By now, most people should have already converted their video library, but for those of you that have not, or are just starting building your digital library, you might want to consider Auto Rip n Compress. The program does not give you anything new that other programs such as Handbrake, already do, but it does make things really simple, and easy to do from within Windows Media Center itself. In truth, it actually uses Handbrake to do transcoding. The only part which I feel slightly apprehensive about is in order to pull metadata, like the movie description and cover art, you need to register an account with GD3. There are various free online sources for movie data that do not require registration, so why expose yourself when you do not have to? Still, it is great to have another option to archive your DVDs and BluRays.


Tuesday, February 2, 2010

TiVo? What TiVo? Media Centers Presented for your Consideration

Posted by Hooch Tan in "Digital Home News" @ 03:00 PM

http://lifehacker.com/5462275/which...center-compared

"We focused on three widely available, and generally popular, media centers for our comparison and review. We're certainly aware there are many alternatives out there, as free software or stand-alone hardware boxes, but these are the three media centers that receive ongoing development, and can be installed on the widest number of TV-connected computers."

The whole media center market is becoming very crowded. My main complaint about them though, is that in Canada, our online options are still quite limited, unless you want to go the route of finding stuff that fell out of the back of a bit bucket. As such, I am stuck with media center choices that can record TV signals. The media centers that record are much smaller in selection, and the hardware options provided by my cable or satellite provider is less than stellar. I am actually partial to Windows Media Center, largely because it is easy to set up, use and manage. It was designed with the idiot in mind, and I like not having to pour over details anymore. However, I can see that once I can shrug off the cable/satellite tether, options like XBMC become considerably more attractive. What is everyone using these days and why did you pick it?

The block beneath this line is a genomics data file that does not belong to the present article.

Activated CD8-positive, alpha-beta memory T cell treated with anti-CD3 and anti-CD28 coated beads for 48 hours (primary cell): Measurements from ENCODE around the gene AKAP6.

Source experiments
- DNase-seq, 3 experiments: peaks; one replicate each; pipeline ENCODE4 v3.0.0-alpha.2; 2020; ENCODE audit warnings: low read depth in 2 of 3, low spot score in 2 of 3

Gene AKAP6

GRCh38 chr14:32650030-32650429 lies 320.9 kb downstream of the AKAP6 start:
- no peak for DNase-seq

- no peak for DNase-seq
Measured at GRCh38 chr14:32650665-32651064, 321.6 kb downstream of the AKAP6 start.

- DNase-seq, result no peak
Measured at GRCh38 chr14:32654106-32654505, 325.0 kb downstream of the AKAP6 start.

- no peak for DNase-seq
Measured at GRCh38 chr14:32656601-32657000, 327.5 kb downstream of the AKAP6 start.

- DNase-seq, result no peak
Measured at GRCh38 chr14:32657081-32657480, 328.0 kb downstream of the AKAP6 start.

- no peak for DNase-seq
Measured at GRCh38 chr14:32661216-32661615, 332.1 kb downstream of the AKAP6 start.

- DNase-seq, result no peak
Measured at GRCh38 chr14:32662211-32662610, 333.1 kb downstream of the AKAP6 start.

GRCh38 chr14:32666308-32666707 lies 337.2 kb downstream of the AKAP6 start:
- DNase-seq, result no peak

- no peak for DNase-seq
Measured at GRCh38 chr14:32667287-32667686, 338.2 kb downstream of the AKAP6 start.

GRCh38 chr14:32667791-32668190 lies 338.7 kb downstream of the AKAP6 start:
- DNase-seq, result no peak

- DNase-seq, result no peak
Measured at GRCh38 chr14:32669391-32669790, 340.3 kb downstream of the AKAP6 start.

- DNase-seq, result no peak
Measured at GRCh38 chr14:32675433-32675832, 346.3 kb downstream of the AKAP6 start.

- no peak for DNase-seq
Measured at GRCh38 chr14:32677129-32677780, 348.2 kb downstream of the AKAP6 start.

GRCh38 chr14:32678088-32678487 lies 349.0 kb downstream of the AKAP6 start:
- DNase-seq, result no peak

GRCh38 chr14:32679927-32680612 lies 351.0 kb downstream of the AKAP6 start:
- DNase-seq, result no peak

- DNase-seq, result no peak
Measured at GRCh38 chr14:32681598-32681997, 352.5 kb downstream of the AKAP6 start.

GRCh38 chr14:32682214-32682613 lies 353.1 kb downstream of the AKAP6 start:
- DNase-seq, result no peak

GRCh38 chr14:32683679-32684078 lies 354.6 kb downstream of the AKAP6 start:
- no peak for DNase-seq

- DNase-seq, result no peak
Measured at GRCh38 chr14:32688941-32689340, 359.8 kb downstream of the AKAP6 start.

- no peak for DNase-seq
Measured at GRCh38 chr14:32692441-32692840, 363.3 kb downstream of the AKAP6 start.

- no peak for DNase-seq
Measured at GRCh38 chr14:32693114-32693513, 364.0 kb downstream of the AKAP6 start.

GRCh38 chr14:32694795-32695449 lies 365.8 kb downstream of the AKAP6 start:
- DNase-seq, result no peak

Tuesday, March 17, 2009

Zune Software's Speed of Updating Music = Awesome

Posted by Jason Dunn in "Zune Software" @ 02:42 PM

It's a small, but beautiful thing, when software impresses me - and today the Zune software impressed the heck out of me. I always knew it was quite fast at finding new music in a monitored folder, but I didn't realize how fast it was until today. I purchased and downloaded six tracks from the new Mstrkrft album for my wife (she digs electronic music) and after tweaking the metadata and fixing the file names using the always-awesome MediaMonkey, I moved the files up to my Windows Home Server and swung over to my media editing computer. The Zune software was already running on it, and I was amazed to see it pick up the new tracks on the network-shared drive - we're talking less than three seconds before it found the music. That's a beautiful thing. Compare that with Windows Media Center, which seems to not even find my new music half the time unless I kick off a manual update scan in Windows Media Player, and you can see why I use the Zune software on all my computers for listening to music. Good job Zune team! Even if you don't have a Zune, I honestly reccomend giving the Zune software a try - it's a great piece of software.